A Brazilian general’s comment that gay soldiers should not be allowed to command troops sparked fierce criticism today from gay rights groups and a national lawyers’ organisation that champions human rights
Sarah Jessica Parker has given away her tickets to the Sex and the City 2 premier in a bid to raise money for equal LGBT rights.
Kenya police on Friday arrested five suspected homosexuals in a coastal resort town after hundreds of residents protested over a planned gay wedding, a local official said.
Seeking to overcome a broadcast blackout imposed by the US Supreme Court, a pair of Los Angeles filmmakers have undertaken the task of faithfully recreating the federal trial on California’s same-sex marriage ban for the internet – all 60-plus hours of it; every “um,” “yes, your honour” and “objection!”
Zimbabwe's Prime Minister Morgan Tsvangirai's call for the inclusion of gay rights in the new Zimbabwe Constitution currently being drafted may have been influenced by the British premier David Cameron analysts have said. David Cameron in a televised interview over the weekend threatened to withhold funding to countries that do not embrace homosexuality in their statutes .
Analysts contend that Mr Tsvangirai, widely perceived to advocate the advice of his last counsel, may have spoken to the British premier before going on the BBC's Newsnight programme where he publicly embraced homosexuality.
The MDC-T leader's shocking support for homosexuality raised eyebrows since he had, last year, publicly rebuked the sexual deviants.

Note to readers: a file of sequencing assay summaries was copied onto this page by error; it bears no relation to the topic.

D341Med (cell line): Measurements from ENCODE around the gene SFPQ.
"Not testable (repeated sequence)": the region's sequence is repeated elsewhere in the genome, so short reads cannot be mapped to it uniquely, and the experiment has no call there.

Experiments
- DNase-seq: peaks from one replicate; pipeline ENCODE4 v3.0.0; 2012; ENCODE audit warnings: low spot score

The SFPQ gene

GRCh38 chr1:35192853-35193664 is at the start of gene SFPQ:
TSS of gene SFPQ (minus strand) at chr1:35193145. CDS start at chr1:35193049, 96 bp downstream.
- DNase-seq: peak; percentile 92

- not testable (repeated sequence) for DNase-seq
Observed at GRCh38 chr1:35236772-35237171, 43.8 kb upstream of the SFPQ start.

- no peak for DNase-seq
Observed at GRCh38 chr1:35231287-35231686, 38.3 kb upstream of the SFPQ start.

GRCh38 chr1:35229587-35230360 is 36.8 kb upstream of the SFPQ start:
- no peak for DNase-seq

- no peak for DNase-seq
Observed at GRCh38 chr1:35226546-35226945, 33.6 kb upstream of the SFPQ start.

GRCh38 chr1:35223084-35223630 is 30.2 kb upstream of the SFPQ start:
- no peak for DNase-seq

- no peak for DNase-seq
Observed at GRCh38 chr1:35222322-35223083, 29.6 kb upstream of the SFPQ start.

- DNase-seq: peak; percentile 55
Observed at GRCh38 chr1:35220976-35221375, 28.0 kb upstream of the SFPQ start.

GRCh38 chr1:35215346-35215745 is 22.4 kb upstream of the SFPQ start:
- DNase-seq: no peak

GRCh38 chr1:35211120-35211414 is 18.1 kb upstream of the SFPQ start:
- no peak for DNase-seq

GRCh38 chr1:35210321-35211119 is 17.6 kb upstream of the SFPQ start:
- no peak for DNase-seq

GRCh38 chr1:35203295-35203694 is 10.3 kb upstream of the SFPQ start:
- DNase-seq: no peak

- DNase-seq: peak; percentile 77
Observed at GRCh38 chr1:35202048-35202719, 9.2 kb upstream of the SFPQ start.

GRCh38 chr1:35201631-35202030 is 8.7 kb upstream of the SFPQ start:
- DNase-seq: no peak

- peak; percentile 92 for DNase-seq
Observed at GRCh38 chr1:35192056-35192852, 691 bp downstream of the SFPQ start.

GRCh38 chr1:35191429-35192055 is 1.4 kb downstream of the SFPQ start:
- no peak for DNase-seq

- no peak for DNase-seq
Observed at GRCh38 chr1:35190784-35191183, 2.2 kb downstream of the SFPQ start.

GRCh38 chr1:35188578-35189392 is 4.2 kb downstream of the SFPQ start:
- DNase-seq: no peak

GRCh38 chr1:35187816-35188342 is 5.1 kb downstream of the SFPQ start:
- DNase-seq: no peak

Mr Cameron said his government was considering withholding aid to countries not recognising gay rights.
He said the British government was engaging African countries on the subject in a bid to persuade them to subscribe to homosexuality.
In an interview with the BBC, Mr Cameron said: "Britain is now one of the premier aid givers in the world. We want to see countries that receive our aid adhering to proper human rights, and that includes how people treat gay and lesbian people.
"British aid should have more strings attached, in terms of do you persecute people for their faith or their Christianity, or do you persecute people for their sexuality? We don't think that's acceptable," he said.
Mr Cameron said gay rights were discussed at the Commonwealth leaders' summit in Australia last week, ironically the time Mr Tsvangirai went public with his pro-gay stance, adding that he had personally raised it with "a number of the African countries that I've been speaking with."
"We've been raising the issue consistently, we've been raising it here at this Commonwealth heads of government (summit). They are in a different place from us on this issue. I think these countries are all on a journey and it's up to us to try and help them along on that journey," said Mr Cameron.
To read more on this story visit www.africalegalbreif.com
© Copyright 2009 Pinkwire, Talent Media.
Designd & powerd by ENTWURF.